A better way to water trees

4 min read

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This is embarrassing. We’ve been using a combination of a few simple devices as a very reliable way to water some trees we planted last summer, and today I decided I’d provide a few details about the products. But, when I went to Amazon to grab a link for the primary part of the solution, it’s no longer for sale! On it’s own, that’s not too surprising as resellers come and go seemingly every hour on Amazon. This one however is because the small company (person) making them has retired and has stopped making them. 😒

Over the years, we’ve tried a lot of different ways to water new trees and bushes. So many failed miserably. From those large and small tree watering bags (thanks for the leaks!) to just the plain hose end. The key to watering trees is generally go slow — so that water can saturate the roots.

The breakthrough for us in convenience and reliability was the discovery (and subsequent purchase) of this: Waterhoop.

The Waterhoop

It’s not complex, but that’s what has worked so well for us. Once connected to a common hose and the spigot is turned on, you control the water volume directly on the hoop (so no walking back and forth to the spigot to get it “just right”). Water drains or sprays (depending on volume) through a series of small holes around the hoop ends. And, that’s it. As it’s flexible, it adjusts to a variety of situations. Having local control is brilliant — it’s such a simple feature that saves time!

As we live in a suburban neighborhood now, the water pressure changes during the day. Before we had this combination, we’d set up a hose at the base of a newly planted tree, set a timer for an hour, get the flow just right … and return an hour later to find that the water was just dribbling out, nothing like we’d originally set it. Now, with the simple flow adjuster at the end, we can be assured that the water amount we want will be the amount an hour later (as we turn the flow up at the spigot far beyond what we actually need as it’s now regulated near the target rather than the source).

While setting a timer on a phone, smartwatch, etc., works, it’s been even more useful to put a mechanical timer at the end of the hose, again right near the target. So, we can set it for 60 minutes, and not be concerned that we’ll over-water if we forget to go immediately out when a timer signals. We’ve had digital timers on the source end, and frankly, they’re more than we needed for this, and not needing a battery has been great too!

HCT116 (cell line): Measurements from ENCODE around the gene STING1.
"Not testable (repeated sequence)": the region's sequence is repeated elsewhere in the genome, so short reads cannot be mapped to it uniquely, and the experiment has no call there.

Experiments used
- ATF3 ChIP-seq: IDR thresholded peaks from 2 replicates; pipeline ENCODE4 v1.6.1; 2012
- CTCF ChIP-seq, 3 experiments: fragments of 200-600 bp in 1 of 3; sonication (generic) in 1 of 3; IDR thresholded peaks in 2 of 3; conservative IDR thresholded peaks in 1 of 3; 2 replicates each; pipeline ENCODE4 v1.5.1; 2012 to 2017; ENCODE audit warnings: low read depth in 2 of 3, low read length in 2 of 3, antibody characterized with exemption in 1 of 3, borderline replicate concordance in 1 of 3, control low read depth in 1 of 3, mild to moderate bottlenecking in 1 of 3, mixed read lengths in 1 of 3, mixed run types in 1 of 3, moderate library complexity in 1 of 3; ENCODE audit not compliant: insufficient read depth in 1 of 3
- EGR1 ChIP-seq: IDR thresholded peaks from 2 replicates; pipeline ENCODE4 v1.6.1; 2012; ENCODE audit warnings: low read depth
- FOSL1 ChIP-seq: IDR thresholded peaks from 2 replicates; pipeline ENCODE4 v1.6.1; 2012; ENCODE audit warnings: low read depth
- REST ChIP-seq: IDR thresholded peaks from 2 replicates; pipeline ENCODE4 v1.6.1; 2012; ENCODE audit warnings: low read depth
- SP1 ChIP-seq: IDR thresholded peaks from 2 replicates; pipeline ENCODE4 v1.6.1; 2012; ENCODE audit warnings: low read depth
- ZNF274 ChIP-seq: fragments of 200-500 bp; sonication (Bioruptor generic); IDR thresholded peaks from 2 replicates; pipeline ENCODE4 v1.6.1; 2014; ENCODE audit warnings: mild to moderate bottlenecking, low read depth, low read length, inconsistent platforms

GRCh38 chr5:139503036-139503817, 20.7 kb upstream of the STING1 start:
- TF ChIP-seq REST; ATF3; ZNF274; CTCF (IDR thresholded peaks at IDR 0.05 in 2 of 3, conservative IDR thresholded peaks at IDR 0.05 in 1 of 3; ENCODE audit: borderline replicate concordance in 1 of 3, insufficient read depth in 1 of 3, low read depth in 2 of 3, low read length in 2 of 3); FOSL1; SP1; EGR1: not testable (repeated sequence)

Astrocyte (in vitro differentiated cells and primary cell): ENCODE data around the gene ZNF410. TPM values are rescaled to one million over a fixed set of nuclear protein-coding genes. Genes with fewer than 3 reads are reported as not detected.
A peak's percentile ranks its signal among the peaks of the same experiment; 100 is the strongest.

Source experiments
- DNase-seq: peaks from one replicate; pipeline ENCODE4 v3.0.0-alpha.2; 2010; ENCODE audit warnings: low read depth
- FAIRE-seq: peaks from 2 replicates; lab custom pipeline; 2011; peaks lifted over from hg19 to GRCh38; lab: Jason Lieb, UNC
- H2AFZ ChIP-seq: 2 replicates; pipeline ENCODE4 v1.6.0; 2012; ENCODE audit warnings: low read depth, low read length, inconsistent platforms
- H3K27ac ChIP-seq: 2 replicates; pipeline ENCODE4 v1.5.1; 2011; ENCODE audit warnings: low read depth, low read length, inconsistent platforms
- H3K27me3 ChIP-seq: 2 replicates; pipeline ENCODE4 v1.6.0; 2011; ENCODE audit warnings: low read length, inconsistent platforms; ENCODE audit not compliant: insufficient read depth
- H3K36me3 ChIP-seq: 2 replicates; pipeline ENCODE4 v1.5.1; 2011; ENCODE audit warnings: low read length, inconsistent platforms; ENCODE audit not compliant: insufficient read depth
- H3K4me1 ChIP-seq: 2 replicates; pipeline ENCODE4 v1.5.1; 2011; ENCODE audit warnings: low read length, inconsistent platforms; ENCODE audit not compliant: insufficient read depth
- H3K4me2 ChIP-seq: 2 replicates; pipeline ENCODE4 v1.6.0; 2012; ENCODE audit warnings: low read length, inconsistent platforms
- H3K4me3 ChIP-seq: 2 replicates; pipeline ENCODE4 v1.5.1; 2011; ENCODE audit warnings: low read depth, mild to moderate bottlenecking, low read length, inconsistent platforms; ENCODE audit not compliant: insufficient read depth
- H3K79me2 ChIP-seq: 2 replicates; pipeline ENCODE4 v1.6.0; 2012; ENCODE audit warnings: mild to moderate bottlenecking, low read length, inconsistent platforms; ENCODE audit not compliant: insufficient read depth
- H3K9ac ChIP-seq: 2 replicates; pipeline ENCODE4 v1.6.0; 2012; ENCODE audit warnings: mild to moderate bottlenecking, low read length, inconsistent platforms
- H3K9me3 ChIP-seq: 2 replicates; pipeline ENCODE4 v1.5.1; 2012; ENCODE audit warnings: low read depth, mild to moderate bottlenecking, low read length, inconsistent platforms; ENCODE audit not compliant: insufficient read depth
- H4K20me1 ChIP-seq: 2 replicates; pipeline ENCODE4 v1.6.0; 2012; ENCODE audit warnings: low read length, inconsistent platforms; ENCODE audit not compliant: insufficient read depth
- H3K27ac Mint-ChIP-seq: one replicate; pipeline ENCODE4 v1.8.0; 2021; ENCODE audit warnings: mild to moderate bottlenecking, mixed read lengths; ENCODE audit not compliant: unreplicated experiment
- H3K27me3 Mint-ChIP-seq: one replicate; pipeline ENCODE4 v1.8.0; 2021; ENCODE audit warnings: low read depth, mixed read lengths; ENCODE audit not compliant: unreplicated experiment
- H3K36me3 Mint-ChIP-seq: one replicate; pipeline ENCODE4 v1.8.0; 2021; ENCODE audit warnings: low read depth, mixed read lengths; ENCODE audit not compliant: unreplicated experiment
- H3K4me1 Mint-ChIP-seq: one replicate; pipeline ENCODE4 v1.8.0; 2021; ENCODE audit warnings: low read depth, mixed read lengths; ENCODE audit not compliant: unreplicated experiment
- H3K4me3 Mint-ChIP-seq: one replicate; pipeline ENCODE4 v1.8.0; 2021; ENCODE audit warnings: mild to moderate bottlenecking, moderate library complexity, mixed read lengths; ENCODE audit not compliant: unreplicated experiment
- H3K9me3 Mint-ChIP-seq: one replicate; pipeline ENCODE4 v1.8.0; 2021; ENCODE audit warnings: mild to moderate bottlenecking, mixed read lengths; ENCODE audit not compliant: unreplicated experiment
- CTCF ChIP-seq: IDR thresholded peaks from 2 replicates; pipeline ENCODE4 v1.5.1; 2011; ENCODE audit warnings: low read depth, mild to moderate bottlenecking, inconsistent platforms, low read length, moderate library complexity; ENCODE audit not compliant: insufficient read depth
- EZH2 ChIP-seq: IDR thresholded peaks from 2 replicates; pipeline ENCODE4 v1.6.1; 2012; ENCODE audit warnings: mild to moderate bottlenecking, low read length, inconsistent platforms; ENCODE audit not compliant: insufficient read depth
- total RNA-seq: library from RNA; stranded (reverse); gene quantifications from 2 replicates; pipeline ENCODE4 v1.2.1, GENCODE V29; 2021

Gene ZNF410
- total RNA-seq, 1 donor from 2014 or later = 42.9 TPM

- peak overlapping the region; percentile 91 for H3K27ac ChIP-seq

Orbit Mechanical Timer

The Orbit Mechanical Watering Hose Timer has performed flawlessly for us. By moving it to the end of the hose, we can quickly set the timer, adjust flow as needed (with the flow adjustment on the Waterhoop), and be done with it.

While these things may seem unnecessary (and truly are), they’ve been a big time saver for us as we were watering weekly, and more importantly, we were able to control the amount of water far more precisely than before.

Overall, I’d totally recommend both of these if you’re watering trees, bushes, etc.

OK, but I know — the Waterhoop isn’t available anymore. I’d picked the Waterhoop because of the very good reviews and the fact that it was made in the USA. Instead, if I couldn’t make one myself (I’d try!), I’d switch to using a soaker hose for trees with a few tweaks. I’d either get rid of the “Y” part or make it a quick connect on one end with a product like the Eden Quick Connect. That way, it would be a snap to remove it from one tree and move it to another. If I wasn’t concerned about a “true” loop, then I’d use a hose end cap. I usually have a few of those around. It’s possible that the drip of these would be slower than I’d need for our soil, so I’d carefully make a series of very small punctures around the hose to increase the drip speed. It probably wouldn’t matter much, but rather than having two potentially fiddly valves on the “Y” adapter, I’d add an independent coupler with flow control.